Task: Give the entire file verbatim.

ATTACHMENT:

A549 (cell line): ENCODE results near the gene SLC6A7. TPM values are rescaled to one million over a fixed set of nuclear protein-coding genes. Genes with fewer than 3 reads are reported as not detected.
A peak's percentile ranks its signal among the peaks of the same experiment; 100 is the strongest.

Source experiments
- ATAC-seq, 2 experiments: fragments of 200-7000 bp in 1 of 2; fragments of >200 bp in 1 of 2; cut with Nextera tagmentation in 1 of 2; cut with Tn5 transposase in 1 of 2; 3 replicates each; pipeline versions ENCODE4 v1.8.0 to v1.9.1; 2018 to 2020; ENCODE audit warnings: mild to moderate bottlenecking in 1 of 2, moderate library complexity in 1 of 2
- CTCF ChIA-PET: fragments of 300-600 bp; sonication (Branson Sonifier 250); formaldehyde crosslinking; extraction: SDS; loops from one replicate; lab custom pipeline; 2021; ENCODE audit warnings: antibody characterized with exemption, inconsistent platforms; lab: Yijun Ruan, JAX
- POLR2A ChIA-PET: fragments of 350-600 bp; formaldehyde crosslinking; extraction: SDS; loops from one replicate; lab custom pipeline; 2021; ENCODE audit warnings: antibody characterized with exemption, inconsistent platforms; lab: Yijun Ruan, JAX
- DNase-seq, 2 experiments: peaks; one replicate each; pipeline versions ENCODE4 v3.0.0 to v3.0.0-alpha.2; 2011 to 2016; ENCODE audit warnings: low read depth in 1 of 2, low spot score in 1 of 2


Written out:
A549 (cell line): ENCODE results near the gene SLC6A7. TPM values are rescaled to one million over a fixed set of nuclear protein-coding genes. Genes with fewer than 3 reads are reported as not detected.
A peak's percentile ranks its signal among the peaks of the same experiment; 100 is the strongest.

Source experiments
- ATAC-seq, 2 experiments: fragments of 200-7000 bp in 1 of 2; fragments of >200 bp in 1 of 2; cut with Nextera tagmentation in 1 of 2; cut with Tn5 transposase in 1 of 2; 3 replicates each; pipeline versions ENCODE4 v1.8.0 to v1.9.1; 2018 to 2020; ENCODE audit warnings: mild to moderate bottlenecking in 1 of 2, moderate library complexity in 1 of 2
- CTCF ChIA-PET: fragments of 300-600 bp; sonication (Branson Sonifier 250); formaldehyde crosslinking; extraction: SDS; loops from one replicate; lab custom pipeline; 2021; ENCODE audit warnings: antibody characterized with exemption, inconsistent platforms; lab: Yijun Ruan, JAX
- POLR2A ChIA-PET: fragments of 350-600 bp; formaldehyde crosslinking; extraction: SDS; loops from one replicate; lab custom pipeline; 2021; ENCODE audit warnings: antibody characterized with exemption, inconsistent platforms; lab: Yijun Ruan, JAX
- DNase-seq, 2 experiments: peaks; one replicate each; pipeline versions ENCODE4 v3.0.0 to v3.0.0-alpha.2; 2011 to 2016; ENCODE audit warnings: low read depth in 1 of 2, low spot score in 1 of 2